Judicial clarification of the choice of law rules for aircraft mortgages: how a mortgage may be effective in one jurisdiction but ineffective in another

April 2010

Contacts

Summary

The English High Court has recently held that:

  • it is the lex situs (that is, the laws of the jurisdiction where the relevant asset is situated at the time that the interest is created) which determines whether a property interest, such as a mortgage, is effectively created over that asset;
  • if the asset is capable of registration and is registered in a different jurisdiction to the lex situs, a mortgage which is valid under the laws of the state of registration but invalid under the domestic laws of the lex situs jurisdiction will be ineffective in England;
  • English law will look only to the domestic laws of the lex situs jurisdiction without reference to its conflict of laws rules in deciding the issue of validity of a mortgage.

The decision will have an impact on how mortgage security in relation to aircraft financing transactions is structured and is of particular importance to banks seeking to establish, for Basel 2 purposes, that they have legally enforceable and effective security over an asset which is enforceable in every relevant jurisdiction.

Background and Facts

The English High Court considered the principles and issues involved in deciding the validity of mortgages over, and transfer of title to, tangible moveable property such as aircraft in the case of Blue Sky One Limited & O’rs v Mahan Air & Ano’r [2010] EWHC 631 (Comm).

The full facts of the case are complicated and relate to several Boeing 747-422 aircraft. The background of the case is the consequences of sanctions imposed by the United States prohibiting the export of certain assets into Iran. This briefing limits itself to consideration of the case insofar as it impacts on the issue of the effectiveness of aircraft mortgages.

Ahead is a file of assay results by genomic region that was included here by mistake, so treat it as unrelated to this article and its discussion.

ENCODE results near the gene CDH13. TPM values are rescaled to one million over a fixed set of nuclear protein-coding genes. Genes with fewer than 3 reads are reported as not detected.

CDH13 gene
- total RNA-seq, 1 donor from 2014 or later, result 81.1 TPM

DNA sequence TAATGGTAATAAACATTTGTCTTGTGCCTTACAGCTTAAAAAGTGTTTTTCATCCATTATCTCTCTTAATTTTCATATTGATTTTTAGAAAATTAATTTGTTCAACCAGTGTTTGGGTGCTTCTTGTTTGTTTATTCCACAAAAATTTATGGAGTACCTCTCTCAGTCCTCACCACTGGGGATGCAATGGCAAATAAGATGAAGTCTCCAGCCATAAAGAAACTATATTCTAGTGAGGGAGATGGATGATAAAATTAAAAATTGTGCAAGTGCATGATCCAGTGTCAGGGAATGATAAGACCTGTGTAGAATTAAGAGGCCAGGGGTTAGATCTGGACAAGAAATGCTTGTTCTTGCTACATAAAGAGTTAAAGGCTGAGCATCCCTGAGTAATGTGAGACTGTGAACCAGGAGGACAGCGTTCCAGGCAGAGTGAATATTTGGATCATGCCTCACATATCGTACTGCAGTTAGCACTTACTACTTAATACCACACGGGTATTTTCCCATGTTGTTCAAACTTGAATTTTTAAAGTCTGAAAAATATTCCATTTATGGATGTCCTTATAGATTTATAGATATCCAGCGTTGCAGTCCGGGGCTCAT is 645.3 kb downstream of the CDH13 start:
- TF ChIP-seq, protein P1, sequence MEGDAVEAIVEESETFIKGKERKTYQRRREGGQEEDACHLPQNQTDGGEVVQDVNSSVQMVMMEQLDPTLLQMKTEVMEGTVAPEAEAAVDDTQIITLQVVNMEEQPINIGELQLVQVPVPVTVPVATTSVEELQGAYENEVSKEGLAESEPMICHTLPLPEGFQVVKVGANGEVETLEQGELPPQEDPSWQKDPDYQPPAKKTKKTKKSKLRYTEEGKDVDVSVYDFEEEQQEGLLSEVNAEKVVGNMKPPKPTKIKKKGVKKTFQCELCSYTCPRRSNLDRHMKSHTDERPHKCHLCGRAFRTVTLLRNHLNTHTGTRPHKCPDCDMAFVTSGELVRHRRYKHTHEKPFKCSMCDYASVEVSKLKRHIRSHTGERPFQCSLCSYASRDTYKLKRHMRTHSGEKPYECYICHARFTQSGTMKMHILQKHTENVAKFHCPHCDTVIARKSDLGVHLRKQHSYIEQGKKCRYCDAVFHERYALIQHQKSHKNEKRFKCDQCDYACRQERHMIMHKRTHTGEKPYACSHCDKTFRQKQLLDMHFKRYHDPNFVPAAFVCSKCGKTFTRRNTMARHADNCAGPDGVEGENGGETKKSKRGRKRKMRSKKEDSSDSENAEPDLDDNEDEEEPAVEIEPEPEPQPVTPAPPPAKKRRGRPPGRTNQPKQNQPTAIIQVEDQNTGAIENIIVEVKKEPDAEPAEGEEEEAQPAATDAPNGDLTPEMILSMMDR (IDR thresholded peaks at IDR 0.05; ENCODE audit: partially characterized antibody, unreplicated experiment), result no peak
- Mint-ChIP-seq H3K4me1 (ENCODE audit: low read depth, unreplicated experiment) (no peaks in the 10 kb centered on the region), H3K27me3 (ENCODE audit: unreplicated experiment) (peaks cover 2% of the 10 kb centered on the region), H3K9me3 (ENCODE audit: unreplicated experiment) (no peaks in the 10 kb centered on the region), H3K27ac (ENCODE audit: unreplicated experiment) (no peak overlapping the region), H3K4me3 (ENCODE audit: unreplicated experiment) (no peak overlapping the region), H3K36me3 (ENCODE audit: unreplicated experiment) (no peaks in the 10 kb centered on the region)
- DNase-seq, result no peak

One of the aircraft was owned by an English special purpose company (SPC). It was leased to an Armenian company, Blue Airways LLC, registered with the Armenian Civil Aviation Authority, and then chartered to Mahan Air, an Iranian company. The SPC subsequently mortgaged the aircraft in favour of PK Airfinance US Inc. (PK) at a time when the aircraft was physically situated in the Netherlands. The mortgage was expressed to be governed by English law. The SPC and PK were unable to repossess the aircraft.

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The Decision

One of the issues on which the court was asked to adjudicate was whether the mortgage was sufficient to create a proprietary interest over the aircraft in favour of PK. The court heard expert evidence as to whether the English law mortgage would be upheld under the domestic laws of each relevant jurisdiction and decided that the mortgage would be: